Acumen Research and Consulting forecast that the global 3D printing market will reach $41 billion by 2026. What was once considered only fit for prototypes and one-off manufacturing has become a practical investment for commercial printers.
3D printing is the process of making three-dimensional objects out of a digital file. It begins by using a program to craft a model. There are tons of 3D modeling software available today. Many of them are free to use. This list includes five of the best options on the market today, organized by price.
What is solid modeling?
Solid modeling is a type of 3D modeling that generates water-tight models. It is also referred to as “manifold” printing. This differs from polygon modeling, which generates walls with zero thickness. While this is fine for creating computer graphics, it isn’t effective for printing tangible models. Solid modeling puts an emphasis on physical fidelity. The virtual environment looks as much like the real environment as possible.
What is open-source software?
Open-source software (OSS) refers to software issued along with its source code. Its design is publicly accessible. People can use it, change it, and distribute it freely. Anyone with the source code can help improve the design and functionality of the overall project.
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Tinkercad is a free modeling software geared towards less experienced 3D printers. And children, too. Essentially, this is likely the best place to begin if you’re just dipping your toes into the practice.
This open-source software is browser-based. All you need to use the app is a secure internet connection. The software’s intuitive block-building concept lets users develop models from a set of simple shapes.
Tinkercad is full of guides and tutorials, making it a perfect starting point for the aspiring modeler. It’s simple to use, but advanced users may find its services limiting.
Blender is a free modeling software first designed for 3D animation and rendering. It uses polygonal modeling, an approach that models objects by using polygon meshes to represent their surfaces. Initially seen as software for artists, it is quite accessible. It does not, however, offer solid modeling.
Blender is capable of working with many facets of 3D creation, including modeling, animation, and simulation.
The Blender program was designed for a specific animation studio and was not originally intended to be shared worldwide.
SketchUP Free markets itself as “the simplest free 3D modeling software on the web — no strings attached.” And that claim holds up. It’s browser-based, which, again, means you can simply run it from your web browser. However, they offer a “Pro” version for $299/year. SketchUP is the most affordable paid software on this list.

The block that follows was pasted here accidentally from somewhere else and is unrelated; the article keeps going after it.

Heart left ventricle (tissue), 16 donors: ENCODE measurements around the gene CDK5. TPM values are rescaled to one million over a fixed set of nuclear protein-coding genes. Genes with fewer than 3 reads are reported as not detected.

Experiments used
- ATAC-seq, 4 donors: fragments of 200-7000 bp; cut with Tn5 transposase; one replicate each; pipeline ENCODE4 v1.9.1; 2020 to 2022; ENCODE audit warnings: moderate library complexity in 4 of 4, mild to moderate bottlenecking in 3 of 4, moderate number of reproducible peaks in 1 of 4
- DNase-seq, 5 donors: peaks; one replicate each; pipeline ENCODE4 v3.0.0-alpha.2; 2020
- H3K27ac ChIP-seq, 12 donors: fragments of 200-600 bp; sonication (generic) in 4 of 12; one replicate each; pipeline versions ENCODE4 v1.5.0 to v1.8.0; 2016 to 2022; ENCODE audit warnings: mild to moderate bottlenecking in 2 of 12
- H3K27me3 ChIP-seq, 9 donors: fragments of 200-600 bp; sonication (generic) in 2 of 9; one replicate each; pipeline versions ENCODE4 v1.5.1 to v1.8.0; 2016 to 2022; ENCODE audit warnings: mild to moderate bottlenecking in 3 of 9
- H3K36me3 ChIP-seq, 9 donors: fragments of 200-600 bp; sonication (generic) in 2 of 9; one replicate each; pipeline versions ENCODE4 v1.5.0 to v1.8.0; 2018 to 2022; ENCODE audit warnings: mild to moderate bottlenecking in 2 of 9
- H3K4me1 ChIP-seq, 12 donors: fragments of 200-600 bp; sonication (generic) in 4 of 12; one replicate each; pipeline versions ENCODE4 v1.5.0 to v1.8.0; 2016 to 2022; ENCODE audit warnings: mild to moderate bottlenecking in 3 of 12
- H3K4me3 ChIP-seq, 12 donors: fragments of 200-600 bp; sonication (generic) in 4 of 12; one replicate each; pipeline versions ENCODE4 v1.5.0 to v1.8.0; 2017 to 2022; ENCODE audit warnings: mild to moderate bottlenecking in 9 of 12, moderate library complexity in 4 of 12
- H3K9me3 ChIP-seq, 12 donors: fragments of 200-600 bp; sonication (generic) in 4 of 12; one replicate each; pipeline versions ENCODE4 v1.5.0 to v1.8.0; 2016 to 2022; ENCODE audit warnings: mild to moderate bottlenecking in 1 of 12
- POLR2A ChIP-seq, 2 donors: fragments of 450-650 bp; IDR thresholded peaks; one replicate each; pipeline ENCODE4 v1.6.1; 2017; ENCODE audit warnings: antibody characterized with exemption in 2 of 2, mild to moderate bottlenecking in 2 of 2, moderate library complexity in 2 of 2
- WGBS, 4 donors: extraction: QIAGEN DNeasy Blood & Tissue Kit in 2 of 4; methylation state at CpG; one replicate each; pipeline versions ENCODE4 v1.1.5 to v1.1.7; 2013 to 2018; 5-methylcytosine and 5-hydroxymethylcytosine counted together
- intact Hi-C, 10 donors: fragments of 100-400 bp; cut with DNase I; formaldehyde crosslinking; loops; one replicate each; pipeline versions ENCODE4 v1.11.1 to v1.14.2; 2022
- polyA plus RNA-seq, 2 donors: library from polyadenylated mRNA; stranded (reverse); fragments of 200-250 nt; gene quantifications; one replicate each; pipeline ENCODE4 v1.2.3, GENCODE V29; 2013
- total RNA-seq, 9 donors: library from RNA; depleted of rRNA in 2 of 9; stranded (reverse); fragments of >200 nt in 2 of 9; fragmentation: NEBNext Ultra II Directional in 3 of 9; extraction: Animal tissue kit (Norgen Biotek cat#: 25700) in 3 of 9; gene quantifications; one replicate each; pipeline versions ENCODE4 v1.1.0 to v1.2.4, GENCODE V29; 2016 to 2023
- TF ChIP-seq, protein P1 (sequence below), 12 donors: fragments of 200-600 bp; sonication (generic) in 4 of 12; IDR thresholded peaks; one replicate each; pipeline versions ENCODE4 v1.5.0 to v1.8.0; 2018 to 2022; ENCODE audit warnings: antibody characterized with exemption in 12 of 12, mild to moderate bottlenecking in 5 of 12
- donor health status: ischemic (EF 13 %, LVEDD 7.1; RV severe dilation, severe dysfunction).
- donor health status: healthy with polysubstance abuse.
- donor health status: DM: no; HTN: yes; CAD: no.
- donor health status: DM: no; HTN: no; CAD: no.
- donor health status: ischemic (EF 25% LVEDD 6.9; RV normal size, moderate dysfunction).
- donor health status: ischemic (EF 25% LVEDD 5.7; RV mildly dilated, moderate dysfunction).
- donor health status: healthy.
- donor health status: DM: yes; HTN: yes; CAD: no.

SketchUP is noted to be useful for interior and exterior design projects by architects. But it comes equipped with enough tools to attack just about any 3D project.
Developed and used by the US Army to support ballistic analysis, BRL-CAD uses specific coordinates to arrange geometric shapes, making it highly precise. Its usage by the military speaks to how reliable it is, but also how difficult; it’s certainly intended for advanced users.
BRL-CAD used to be quite costly, but it’s since become an open-source program. This is great news for users looking for free software that’s dense with features, such as ray tracing and geometric analysis tools. It’s also capable of solid modeling.
BRL-CAD offers an expansive library of complex shapes that users can mold into designs. With over 400 tools at users’ disposal, BRL-CAD still offers great run speeds for its feature-rich design.
Lightwave has something of a storied past. It has been on the market as a standalone application since 1994. Lightwave 3D was once considered the premier app for sci-fi TV shows. Now, its 2020 update has made it a hot topic once again. It includes features like mapping, environment lighting, subsurface scattering, and much more. The software is perfect for industry use, including entertainment, mass media, and mechanical projects.
Lightwave 3D operates as two apps: Modeler and Layout.
In Modeler, you build the assets. You can create objects or edit existing objects. The Layout app lets you light, animate, and surface the objects you build in Modeler.
Lightwave 3D’s pricing begins at a one-time payment of $995 per feature. They offer a 30-day free trial, as well as a discounted price ($195) for students. It’s a great application for those looking to learn the basics.
A Briefing on Slicers
You’ve finished the design process in your modeling software. But bringing the model to life requires another piece. A slicer is software that connects the 3D model to the printer. It divides the model into individual material layers on the z-axis. It takes the CAD model and “slices” it into layers, turning the model into a G-code.
The slicer software includes 3D printer settings like temperature, layer height, print speed, etc. in the G-code. The printer reads the G-code and makes the model layer by layer.
For a more in-depth rundown of the slicing process, read about 3D slicer software.